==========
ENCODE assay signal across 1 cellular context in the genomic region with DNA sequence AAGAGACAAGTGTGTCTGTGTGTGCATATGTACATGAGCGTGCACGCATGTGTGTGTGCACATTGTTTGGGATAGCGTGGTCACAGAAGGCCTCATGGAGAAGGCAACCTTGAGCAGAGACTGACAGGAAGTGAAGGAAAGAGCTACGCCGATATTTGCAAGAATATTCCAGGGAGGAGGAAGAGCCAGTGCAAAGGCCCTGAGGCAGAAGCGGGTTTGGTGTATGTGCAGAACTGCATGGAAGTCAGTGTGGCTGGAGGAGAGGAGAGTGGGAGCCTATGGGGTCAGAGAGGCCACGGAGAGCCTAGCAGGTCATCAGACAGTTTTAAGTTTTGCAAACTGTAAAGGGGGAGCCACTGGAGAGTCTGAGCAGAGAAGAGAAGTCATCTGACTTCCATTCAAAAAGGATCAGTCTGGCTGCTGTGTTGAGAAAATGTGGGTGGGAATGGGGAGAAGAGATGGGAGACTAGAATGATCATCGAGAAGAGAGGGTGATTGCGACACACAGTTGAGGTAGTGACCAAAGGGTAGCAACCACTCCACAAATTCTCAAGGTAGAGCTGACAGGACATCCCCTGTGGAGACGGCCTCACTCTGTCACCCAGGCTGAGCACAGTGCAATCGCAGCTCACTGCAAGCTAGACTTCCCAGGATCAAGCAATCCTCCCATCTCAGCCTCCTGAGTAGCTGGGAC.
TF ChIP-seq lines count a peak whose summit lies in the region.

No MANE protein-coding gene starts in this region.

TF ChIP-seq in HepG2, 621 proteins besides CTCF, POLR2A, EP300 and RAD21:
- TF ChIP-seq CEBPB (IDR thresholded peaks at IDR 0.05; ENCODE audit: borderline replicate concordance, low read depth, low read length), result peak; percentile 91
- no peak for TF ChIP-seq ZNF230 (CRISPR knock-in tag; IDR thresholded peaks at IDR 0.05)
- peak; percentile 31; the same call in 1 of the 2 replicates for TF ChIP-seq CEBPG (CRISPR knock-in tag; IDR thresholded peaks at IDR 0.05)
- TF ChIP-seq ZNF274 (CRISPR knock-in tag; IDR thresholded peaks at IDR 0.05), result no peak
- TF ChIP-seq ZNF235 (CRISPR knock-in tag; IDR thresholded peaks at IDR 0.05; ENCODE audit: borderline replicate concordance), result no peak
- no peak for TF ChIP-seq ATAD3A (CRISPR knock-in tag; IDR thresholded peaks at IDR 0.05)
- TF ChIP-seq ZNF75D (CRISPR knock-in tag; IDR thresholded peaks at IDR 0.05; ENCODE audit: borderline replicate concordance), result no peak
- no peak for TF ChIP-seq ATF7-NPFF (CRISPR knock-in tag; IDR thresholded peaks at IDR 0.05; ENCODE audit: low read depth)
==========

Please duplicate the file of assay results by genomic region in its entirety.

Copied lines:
ENCODE assay signal across 1 cellular context in the genomic region with DNA sequence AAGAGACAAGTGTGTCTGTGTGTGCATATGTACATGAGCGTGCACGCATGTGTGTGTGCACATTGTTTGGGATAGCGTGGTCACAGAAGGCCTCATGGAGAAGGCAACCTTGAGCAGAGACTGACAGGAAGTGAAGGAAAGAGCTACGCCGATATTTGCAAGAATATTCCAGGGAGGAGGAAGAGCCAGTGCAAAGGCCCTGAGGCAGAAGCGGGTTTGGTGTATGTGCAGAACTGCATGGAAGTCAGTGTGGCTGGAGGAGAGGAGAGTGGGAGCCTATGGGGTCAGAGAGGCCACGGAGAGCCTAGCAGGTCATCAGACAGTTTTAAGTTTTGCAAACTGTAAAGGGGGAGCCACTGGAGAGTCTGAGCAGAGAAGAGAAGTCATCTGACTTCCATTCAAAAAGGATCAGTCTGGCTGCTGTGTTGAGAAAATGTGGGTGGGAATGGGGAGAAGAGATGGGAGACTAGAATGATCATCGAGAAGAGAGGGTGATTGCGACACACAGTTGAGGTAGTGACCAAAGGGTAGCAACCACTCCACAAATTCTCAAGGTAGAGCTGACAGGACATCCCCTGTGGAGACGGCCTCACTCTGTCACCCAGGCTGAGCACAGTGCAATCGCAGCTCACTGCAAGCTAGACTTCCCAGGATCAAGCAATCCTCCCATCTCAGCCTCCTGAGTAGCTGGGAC.
TF ChIP-seq lines count a peak whose summit lies in the region.

No MANE protein-coding gene starts in this region.

TF ChIP-seq in HepG2, 621 proteins besides CTCF, POLR2A, EP300 and RAD21:
- TF ChIP-seq CEBPB (IDR thresholded peaks at IDR 0.05; ENCODE audit: borderline replicate concordance, low read depth, low read length), result peak; percentile 91
- no peak for TF ChIP-seq ZNF230 (CRISPR knock-in tag; IDR thresholded peaks at IDR 0.05)
- peak; percentile 31; the same call in 1 of the 2 replicates for TF ChIP-seq CEBPG (CRISPR knock-in tag; IDR thresholded peaks at IDR 0.05)
- TF ChIP-seq ZNF274 (CRISPR knock-in tag; IDR thresholded peaks at IDR 0.05), result no peak
- TF ChIP-seq ZNF235 (CRISPR knock-in tag; IDR thresholded peaks at IDR 0.05; ENCODE audit: borderline replicate concordance), result no peak
- no peak for TF ChIP-seq ATAD3A (CRISPR knock-in tag; IDR thresholded peaks at IDR 0.05)
- TF ChIP-seq ZNF75D (CRISPR knock-in tag; IDR thresholded peaks at IDR 0.05; ENCODE audit: borderline replicate concordance), result no peak
- no peak for TF ChIP-seq ATF7-NPFF (CRISPR knock-in tag; IDR thresholded peaks at IDR 0.05; ENCODE audit: low read depth)